An appetite for design.

Cutlery is, of course, far more than just a set of tools for eating. Knives, forks and spoons are a reflection of good taste. These days, there are so many attractive cutlery sets with sophisticated designs and a refined feel that it is difficult to choose which one to buy. We show you how to set the table for brilliant mealtimes.

When it comes to choosing cutlery, hotels and high-end restaurants tend to go for timeless elegance and brand quality. A new generation of designer hotels and restaurants, though, is stirring up this traditional outlook by emphasising the complete experience, of which cutlery is an integral part. The interior tells a “story” and, as part of this narrative, the knives, forks and spoons need to be more individual and extravagant. And we’re no less picky at home. We want our cutlery to nestle comfortably in our hand and to fit precisely with our way of living. High-quality cutlery and refined silver are today in daily use, which creates new requirements in terms of their design. With contemporary cutlery sets you could almost forget their primary function. More and more, they take centre stage as opulent table objects and multiple, minimalist works of art.

Galvanized Julie Dark Rose cutlery from Hardanger Bestikk, artistically arranged in front of a black background

  • Hardanger Bestikk

Special Effects

Gold adds a touch of opulence to the cutlery drawer – although mostly in the form of brass. The on-trend metallic colours of gold, rosé and copper give a futuristic look and add the colour spectrum of a shimmering rainbow. The multi-hued finish on 18/10 stainless steel, which is impervious to the acids in foodstuffs, is the ideal thing for romantics or for that especially glamorous occasion. And if you like the glow of gold or warm copper as you tuck into your breakfast cereal, there are plenty of more understated designs. Practical design elements such as thin handle ends of coloured acrylic resin transform this shimmering cutlery into a visual appetiser. “With this gold-coloured cutlery, you can avoid creating a visual maelstrom by combining with white crockery, or with the use of an original vintage companion – Grandma’s gold-edged best china. You can really play around with it. And a slim, modern design such as this one calms down the table,” advises Mikael Horstmann, chief curator at the German Museum of Cooking and Dining Culture in Frankfurt (Deutsches Museum für Kochkunst und Tafelkultur). He describes himself as a “professional flaneur” and is an expert in the science of cutlery. He sees these gleaming products as an expression of a youthful dining culture that borrows from tradition.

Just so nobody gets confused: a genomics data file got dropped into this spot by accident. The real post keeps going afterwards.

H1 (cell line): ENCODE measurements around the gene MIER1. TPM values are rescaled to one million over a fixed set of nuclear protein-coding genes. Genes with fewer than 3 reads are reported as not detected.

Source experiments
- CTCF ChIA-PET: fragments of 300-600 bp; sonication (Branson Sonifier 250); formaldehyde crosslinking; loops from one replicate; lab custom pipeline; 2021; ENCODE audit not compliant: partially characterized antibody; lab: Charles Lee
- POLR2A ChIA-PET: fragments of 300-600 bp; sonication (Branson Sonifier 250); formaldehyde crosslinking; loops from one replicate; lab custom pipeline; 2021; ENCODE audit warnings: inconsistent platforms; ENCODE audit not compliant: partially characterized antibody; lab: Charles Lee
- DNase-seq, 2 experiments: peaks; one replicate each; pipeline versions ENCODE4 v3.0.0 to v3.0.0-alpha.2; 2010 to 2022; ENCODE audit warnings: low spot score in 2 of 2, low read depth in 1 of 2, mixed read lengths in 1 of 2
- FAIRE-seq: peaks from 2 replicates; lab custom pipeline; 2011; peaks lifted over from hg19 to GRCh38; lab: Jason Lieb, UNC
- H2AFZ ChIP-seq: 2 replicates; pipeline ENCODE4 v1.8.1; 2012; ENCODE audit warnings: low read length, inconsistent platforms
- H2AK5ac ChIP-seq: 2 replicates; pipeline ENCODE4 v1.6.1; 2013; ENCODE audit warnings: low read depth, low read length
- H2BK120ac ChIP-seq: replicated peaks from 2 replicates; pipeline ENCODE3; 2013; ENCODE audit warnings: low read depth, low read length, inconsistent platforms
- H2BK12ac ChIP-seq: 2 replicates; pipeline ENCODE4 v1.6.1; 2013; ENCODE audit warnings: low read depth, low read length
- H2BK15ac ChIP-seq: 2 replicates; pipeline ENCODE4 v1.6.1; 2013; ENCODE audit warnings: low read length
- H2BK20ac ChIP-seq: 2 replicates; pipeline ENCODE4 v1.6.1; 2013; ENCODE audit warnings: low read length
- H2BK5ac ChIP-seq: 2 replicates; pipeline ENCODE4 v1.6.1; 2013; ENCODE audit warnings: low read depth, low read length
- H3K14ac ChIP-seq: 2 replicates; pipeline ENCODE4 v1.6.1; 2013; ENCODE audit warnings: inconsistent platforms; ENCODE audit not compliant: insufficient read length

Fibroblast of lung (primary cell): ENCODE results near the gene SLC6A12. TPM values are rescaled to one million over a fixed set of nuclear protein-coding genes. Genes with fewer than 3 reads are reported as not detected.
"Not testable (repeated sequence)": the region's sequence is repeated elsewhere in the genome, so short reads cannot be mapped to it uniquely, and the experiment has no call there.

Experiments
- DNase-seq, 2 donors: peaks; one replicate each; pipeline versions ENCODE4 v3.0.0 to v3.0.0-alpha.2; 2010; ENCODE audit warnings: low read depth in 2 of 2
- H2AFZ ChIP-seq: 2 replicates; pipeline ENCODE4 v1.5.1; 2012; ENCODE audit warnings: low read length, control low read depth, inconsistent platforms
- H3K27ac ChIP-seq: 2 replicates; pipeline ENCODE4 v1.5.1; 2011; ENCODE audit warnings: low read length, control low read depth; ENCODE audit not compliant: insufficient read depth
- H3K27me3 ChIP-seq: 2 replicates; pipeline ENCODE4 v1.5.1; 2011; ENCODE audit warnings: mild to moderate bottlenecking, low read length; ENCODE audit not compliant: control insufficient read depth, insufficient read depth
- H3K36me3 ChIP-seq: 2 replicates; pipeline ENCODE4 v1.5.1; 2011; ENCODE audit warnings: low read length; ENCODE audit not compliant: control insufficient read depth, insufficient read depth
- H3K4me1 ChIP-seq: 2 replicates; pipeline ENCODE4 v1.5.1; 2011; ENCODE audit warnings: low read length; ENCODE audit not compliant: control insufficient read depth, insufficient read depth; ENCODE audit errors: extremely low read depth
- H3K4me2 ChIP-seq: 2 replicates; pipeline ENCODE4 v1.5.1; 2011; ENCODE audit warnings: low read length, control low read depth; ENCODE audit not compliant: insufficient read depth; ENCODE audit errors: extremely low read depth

Collage of galvanized design cutlery in different colors from the Ambiente fair

  • 1 Sambonet
  • 2 Mepra
  • 3 Cutipol
  • 4 valerie_objects

Dining with revolutionaries

We show our expert the Arne Jacobsen cutlery classics that have been redesigned by Georg Jensen – knives, forks and spoons could hardly be more futuristic and minimalist. Today, 60 years after their first appearance, the matt stainless steel cutlery still seems as though it’s been grabbed from the future, with its architectural lines, graphic shape and distinctive contours. An expressive design revolutionary that concentrates on the absolutely essential. Is this art, or can you eat with them? Both! The cutlery series from Mono takes this trend even further and replaces some of the customary handles with ellipses. We guarantee that these al dente masterpieces will generate lots of discussion among dinner guests as it’s not every day you come across shapes like these. Before choosing what to buy, you need to hold them in your hand: “As with any cutlery purchase, you have to try out the spoon in these designs. It’s always the key element,” recommends Mikael Horstmann. Ultimately: “A good spoon should be able to hold a sufficient volume. Otherwise, you get more spills and your hand gets tired before you get to the bottom of your bowl of soup.”